|Here was another case of a story that didn't quite pan out as I had hoped, but as you can see in the show, I don't seem to mind too much. I had heard that Riga is a stag party capital of Europe, so the plan was to hit the streets and crash a stag, getting inside the story, as is my custom, in order to experience and understand it, and most likely, get blindingly drunk.
Admittedly, it was freezing and wet off-season, so there wouldn't be as many stags wandering the cobble as there would be in summer, but I was optimistic. Easyjet were offering flights from Bristol to Riga for 10 pounds - hence, "less than the price of a DVD". So off I go, in my backpacker fashion (oh, there's nothing hotter than a blue rain jacket!) but wouldn't you know, I can't find the stags. I hear about them, I just missed them, I occasionally even hear their screams, but I can't seem to find them. In the end, I do meet up with groups of guys from Norway, Scotland and England who have come to Riga specifically to rip it up. Can't blame them in the least - the clubs and bars are excellent, the drinks cheap, and the women are gorgeous. Unfortunately, as I wrote in my report, opening the doors to the stag industry brings in some unwelcome guests, and I had several conversations with locals who were determined to clean the city up. Downstairs from our hostel, we were greeted by a pole dancer in a strip club. They're pretty prominent in Old Town.
Julia was off to the prison and then I did something outrageous that I hoped would make the show but in the end, it just didn't fit. After partying in the clubs until 4am, I took a camera, hopped in a cab, went to the airport, flew to Prague, passed out on the stone hard airport floor, woke up, bought some absinthe, and flew to Paris to meet some old friends from Tokyo who had secured me to a ticket to the Rugby World Cup semi-finals between South Africa and Argentina. For 48 hours, I explored a sunny autumn Paris in a sports-mad stupor, crashing out on a hotel room floor, wearing a green wig and brushing up my "viva les bleus!", who we were hoping would beat England but instead the French lost (what a downer) and it was left to South Africa to beat them in the finals, which we watched on TV in Thailand a week later. I flew back to Riga just in time to meet the crew, hit the airport again, and this time fly to southeast Asia. Thus is the life of a travel writer.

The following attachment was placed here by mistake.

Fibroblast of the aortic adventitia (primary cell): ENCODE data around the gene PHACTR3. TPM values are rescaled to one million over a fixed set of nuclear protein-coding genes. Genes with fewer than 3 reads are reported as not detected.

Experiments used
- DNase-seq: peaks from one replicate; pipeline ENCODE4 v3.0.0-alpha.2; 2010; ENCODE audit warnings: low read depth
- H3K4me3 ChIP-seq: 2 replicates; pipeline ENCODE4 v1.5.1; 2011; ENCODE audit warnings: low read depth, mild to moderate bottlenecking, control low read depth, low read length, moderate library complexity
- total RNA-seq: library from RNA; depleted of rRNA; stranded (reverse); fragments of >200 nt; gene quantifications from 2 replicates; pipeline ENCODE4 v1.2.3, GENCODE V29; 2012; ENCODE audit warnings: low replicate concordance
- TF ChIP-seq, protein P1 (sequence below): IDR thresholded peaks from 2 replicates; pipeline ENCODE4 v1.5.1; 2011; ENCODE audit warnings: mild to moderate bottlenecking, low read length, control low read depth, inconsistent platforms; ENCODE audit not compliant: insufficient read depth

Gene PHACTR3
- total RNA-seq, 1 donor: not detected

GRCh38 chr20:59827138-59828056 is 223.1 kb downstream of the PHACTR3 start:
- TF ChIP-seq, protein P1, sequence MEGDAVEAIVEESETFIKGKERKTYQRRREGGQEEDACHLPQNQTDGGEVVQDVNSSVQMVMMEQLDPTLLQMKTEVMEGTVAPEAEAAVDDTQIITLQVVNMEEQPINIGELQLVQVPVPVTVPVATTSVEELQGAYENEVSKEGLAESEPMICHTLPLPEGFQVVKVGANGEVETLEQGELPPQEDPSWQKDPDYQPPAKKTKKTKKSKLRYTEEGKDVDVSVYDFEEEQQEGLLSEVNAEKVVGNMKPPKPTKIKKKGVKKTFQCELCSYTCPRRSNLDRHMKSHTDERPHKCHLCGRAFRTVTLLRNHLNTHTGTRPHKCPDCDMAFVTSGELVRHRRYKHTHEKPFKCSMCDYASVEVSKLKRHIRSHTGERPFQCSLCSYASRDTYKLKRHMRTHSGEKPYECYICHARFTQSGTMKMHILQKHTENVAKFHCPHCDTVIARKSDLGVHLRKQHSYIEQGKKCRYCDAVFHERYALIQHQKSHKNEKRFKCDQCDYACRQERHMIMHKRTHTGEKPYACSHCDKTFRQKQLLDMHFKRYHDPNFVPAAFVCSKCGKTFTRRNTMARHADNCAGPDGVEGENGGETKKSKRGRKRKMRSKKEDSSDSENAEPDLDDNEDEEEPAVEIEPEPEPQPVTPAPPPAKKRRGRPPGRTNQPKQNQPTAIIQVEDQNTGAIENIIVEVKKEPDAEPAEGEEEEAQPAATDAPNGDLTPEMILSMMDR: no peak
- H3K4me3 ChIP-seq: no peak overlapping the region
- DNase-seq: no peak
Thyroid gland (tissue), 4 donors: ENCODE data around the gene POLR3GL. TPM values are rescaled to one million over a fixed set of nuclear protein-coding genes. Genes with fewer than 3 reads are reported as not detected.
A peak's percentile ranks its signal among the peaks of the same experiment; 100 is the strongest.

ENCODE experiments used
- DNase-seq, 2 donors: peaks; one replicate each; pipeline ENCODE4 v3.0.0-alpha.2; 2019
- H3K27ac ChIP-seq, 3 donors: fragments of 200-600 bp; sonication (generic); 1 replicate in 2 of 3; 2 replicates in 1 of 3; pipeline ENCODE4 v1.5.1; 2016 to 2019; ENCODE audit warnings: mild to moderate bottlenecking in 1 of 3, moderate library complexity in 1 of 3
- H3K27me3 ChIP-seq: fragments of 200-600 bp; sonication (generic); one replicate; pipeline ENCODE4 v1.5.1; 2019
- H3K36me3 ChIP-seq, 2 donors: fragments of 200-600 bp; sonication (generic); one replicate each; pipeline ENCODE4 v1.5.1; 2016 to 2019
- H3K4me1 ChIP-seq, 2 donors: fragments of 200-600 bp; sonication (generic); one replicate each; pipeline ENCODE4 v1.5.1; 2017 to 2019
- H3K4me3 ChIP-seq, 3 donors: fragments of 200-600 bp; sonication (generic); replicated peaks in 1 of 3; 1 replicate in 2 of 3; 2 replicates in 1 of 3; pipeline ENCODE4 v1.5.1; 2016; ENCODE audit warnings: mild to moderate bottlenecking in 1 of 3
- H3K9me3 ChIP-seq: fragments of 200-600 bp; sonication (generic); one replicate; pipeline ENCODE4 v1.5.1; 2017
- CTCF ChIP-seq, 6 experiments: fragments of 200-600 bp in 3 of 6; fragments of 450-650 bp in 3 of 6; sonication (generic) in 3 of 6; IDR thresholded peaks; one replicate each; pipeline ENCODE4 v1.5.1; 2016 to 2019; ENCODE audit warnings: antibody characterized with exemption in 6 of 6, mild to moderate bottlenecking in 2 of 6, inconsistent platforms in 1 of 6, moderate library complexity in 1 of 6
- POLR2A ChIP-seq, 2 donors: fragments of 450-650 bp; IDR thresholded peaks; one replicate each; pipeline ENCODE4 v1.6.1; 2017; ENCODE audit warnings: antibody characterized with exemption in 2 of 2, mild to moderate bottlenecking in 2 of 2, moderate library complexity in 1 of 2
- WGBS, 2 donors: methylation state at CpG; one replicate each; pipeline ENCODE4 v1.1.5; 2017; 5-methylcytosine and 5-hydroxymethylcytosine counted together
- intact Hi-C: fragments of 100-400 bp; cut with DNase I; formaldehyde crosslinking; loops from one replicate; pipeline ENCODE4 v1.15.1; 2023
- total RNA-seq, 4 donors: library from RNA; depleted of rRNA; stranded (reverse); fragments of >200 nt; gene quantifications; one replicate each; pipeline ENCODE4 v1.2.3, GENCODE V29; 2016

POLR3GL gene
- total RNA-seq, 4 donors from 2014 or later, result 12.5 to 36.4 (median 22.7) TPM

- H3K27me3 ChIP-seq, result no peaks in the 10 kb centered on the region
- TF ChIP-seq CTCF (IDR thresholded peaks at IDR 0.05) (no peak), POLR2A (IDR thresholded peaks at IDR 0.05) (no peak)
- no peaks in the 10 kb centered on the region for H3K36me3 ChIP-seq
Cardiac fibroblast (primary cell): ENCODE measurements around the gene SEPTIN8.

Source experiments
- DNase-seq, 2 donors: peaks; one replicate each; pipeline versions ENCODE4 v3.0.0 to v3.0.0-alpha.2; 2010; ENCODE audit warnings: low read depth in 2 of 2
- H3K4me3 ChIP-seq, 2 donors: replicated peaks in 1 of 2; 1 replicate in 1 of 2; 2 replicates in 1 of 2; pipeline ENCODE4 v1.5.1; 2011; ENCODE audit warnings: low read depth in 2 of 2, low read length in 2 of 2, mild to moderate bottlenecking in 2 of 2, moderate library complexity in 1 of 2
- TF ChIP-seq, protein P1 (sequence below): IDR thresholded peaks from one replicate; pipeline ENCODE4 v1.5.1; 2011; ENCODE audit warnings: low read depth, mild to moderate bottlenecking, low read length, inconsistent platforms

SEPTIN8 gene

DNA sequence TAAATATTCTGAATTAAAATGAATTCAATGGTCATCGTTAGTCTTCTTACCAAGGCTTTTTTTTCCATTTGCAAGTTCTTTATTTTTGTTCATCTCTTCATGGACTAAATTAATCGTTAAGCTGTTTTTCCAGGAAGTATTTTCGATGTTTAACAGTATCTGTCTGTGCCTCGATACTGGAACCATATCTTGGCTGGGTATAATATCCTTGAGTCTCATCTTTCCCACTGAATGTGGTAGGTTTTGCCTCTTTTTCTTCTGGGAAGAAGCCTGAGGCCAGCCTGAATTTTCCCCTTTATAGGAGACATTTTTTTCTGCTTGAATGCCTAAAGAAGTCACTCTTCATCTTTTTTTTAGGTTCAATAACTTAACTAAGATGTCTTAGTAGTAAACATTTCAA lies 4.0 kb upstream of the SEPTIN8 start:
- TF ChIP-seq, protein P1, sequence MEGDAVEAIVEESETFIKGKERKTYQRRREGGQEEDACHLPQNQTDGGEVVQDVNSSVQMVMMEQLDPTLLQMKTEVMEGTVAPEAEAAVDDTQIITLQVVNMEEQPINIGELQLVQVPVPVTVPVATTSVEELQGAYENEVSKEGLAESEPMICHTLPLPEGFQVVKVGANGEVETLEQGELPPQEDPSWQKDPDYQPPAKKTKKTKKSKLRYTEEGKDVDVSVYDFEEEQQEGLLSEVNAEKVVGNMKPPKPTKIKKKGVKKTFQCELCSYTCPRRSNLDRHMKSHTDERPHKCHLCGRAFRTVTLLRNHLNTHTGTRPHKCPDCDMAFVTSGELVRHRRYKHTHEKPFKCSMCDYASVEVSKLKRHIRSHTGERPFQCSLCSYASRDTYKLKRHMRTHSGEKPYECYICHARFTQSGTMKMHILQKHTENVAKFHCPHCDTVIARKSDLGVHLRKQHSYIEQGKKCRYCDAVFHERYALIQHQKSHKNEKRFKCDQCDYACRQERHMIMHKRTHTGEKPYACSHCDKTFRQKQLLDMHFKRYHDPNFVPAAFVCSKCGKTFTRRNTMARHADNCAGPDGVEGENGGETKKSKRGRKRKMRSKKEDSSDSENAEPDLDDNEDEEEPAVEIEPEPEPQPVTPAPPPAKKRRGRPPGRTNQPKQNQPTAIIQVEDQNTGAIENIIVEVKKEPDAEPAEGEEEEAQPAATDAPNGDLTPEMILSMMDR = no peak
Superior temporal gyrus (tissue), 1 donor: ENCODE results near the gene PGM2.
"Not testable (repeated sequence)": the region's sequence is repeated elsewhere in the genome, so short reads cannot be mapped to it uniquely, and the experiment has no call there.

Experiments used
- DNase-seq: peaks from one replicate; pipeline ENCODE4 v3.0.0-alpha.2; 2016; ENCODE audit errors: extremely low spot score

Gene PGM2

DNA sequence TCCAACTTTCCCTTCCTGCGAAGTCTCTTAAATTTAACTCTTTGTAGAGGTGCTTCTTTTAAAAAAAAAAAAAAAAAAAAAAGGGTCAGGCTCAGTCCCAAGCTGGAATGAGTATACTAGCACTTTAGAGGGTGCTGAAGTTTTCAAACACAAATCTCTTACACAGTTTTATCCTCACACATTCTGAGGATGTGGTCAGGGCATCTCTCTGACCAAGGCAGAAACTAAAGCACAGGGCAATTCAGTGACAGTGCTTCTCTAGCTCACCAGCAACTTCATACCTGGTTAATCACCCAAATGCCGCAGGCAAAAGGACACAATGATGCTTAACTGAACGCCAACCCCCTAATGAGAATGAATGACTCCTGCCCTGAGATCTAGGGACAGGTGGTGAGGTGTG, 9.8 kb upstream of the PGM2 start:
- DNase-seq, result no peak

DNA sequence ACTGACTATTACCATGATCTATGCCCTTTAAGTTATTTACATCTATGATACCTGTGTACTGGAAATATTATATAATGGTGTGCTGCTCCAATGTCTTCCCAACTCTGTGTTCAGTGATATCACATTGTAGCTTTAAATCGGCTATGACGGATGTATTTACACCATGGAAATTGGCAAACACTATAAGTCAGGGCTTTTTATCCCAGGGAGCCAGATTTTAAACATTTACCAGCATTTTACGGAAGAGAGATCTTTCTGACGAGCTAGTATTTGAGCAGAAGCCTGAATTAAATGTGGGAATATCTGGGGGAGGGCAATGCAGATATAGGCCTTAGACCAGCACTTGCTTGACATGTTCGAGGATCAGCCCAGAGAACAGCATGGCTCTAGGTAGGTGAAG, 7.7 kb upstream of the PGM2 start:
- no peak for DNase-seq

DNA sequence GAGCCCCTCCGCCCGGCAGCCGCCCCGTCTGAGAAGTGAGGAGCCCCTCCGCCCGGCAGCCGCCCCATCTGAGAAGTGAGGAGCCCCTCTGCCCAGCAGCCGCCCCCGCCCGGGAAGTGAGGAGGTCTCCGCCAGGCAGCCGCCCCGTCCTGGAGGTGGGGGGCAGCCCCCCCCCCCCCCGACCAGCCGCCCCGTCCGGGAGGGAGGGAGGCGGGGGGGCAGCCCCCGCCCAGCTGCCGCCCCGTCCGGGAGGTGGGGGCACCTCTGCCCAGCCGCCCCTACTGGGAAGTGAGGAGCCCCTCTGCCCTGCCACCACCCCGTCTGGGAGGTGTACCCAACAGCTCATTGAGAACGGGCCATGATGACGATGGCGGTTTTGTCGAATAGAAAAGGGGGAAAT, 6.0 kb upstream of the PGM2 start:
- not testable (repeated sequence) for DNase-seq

I would have loved to spend the night in the prison hotel, if you can love to do that sort of thing, but sometimes, it's my job to hit a multitude of clubs and party hard to get a story. I know. Sometimes, I don't know how I do it either.
As a footnote, you hear us in the show wondering if we can sell this story about architecture in Riga. A few months later, I sold it as a feature in a major international newspaper. So yes, to answer our own question, buildings do make great stories.
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